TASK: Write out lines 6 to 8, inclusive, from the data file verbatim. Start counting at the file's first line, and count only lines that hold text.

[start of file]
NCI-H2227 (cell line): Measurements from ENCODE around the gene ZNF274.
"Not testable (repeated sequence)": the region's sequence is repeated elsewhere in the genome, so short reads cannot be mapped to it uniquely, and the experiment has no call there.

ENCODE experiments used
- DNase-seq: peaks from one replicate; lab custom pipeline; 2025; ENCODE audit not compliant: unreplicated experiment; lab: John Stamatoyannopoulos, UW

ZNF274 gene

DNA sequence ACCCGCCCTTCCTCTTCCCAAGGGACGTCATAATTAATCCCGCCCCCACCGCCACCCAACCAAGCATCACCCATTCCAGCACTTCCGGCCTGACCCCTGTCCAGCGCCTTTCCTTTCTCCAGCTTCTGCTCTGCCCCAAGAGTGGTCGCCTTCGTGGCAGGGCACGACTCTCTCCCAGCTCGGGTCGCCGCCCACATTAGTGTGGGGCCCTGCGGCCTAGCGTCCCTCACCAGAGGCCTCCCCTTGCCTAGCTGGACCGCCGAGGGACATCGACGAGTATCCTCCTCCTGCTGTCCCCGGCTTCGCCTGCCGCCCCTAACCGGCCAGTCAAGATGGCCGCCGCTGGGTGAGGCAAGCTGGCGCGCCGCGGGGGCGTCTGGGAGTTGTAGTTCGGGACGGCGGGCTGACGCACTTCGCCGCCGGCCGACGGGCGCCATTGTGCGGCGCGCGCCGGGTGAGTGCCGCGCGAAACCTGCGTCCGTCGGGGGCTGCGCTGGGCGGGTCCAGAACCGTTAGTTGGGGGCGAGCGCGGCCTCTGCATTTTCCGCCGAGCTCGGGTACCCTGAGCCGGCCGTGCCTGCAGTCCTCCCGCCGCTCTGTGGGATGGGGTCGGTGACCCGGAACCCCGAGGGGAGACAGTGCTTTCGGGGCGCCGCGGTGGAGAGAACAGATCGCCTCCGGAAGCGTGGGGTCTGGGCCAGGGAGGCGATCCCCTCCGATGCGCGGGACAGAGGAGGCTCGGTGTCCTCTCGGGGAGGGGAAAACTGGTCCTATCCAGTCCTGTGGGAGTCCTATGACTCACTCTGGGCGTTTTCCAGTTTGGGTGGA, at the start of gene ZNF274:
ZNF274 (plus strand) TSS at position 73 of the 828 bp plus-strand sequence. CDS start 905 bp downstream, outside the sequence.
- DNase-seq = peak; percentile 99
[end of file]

DNA sequence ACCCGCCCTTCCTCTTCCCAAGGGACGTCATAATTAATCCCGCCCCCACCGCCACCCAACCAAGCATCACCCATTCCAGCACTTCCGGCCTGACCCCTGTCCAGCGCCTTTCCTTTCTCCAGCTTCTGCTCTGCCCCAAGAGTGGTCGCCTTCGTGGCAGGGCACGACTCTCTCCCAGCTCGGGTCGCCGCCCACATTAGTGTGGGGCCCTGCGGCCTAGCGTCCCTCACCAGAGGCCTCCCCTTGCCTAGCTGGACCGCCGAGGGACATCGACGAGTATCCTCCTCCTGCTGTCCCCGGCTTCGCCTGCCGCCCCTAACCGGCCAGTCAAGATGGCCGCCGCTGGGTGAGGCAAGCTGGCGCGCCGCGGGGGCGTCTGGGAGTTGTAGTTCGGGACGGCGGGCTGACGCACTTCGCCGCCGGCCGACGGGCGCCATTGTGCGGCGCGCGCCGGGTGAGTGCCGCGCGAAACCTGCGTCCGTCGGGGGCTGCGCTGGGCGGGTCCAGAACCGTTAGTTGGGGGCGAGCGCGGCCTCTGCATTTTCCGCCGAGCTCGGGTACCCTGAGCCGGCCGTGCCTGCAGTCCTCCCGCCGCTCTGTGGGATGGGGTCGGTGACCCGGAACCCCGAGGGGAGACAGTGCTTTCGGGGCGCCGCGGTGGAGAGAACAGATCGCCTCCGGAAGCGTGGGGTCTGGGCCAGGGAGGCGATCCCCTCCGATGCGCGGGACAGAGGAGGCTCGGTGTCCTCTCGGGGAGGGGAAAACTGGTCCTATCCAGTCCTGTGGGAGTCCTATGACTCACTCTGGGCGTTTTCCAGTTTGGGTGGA, at the start of gene ZNF274:
ZNF274 (plus strand) TSS at position 73 of the 828 bp plus-strand sequence. CDS start 905 bp downstream, outside the sequence.
- DNase-seq = peak; percentile 99